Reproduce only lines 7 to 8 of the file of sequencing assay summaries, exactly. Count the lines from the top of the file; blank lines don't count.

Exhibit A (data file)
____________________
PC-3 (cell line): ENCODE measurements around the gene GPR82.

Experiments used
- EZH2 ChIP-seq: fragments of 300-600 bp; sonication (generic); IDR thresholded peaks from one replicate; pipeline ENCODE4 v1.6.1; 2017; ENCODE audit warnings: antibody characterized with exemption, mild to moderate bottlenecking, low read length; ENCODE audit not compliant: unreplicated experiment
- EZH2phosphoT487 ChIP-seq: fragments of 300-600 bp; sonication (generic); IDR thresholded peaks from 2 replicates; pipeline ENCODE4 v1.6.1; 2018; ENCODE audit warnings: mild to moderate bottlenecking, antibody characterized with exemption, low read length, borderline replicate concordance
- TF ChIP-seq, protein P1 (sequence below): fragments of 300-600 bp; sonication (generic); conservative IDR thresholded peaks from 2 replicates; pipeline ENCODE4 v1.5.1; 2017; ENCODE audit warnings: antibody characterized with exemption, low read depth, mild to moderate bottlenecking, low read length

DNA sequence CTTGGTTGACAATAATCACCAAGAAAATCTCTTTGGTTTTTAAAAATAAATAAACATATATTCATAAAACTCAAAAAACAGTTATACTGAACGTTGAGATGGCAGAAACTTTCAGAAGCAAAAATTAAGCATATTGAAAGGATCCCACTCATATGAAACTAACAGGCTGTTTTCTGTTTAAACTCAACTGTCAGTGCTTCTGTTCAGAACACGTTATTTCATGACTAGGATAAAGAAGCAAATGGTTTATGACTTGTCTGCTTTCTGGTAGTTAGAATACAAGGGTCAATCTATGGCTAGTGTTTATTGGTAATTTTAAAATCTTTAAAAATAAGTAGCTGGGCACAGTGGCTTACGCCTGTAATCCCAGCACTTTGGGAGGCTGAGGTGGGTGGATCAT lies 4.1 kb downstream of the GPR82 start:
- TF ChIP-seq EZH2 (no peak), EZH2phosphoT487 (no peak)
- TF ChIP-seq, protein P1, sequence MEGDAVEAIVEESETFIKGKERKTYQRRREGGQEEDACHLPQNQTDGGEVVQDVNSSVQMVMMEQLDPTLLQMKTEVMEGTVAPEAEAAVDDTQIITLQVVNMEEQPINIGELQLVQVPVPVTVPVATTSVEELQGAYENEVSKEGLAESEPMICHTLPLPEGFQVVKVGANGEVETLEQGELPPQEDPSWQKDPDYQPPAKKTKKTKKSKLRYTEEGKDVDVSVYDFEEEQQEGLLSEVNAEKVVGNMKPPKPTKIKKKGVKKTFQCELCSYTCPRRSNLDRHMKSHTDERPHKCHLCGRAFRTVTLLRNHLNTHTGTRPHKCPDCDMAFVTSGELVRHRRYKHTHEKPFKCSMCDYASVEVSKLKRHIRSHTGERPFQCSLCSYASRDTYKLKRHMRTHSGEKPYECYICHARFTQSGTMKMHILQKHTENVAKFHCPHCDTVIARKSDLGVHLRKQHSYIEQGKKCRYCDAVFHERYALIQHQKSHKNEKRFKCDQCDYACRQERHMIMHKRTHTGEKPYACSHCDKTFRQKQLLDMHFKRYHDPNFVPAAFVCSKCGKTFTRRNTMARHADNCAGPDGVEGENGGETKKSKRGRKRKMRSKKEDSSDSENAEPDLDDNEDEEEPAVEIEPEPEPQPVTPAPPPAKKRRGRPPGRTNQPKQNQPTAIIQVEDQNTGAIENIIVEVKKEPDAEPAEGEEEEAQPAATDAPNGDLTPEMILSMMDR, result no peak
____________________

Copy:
- TF ChIP-seq EZH2 (no peak), EZH2phosphoT487 (no peak)
- TF ChIP-seq, protein P1, sequence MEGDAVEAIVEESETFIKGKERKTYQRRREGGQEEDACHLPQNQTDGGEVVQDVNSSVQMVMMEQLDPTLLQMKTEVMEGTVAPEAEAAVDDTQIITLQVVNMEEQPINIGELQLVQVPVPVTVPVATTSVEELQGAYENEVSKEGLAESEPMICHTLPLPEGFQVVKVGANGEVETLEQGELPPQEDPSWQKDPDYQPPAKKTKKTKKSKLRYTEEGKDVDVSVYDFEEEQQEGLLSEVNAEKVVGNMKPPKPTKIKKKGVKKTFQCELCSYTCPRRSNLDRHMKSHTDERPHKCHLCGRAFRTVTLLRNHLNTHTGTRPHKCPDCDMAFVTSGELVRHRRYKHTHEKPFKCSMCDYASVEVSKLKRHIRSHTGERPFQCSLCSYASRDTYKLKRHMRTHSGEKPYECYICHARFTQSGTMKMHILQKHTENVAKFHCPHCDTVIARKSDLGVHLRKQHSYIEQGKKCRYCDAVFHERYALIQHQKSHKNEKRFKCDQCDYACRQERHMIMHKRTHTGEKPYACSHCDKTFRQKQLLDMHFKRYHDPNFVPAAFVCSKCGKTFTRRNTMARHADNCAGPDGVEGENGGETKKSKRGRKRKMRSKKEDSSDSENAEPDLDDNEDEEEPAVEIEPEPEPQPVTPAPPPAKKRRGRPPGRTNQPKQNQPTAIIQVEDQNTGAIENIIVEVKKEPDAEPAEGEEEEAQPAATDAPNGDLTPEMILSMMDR, result no peak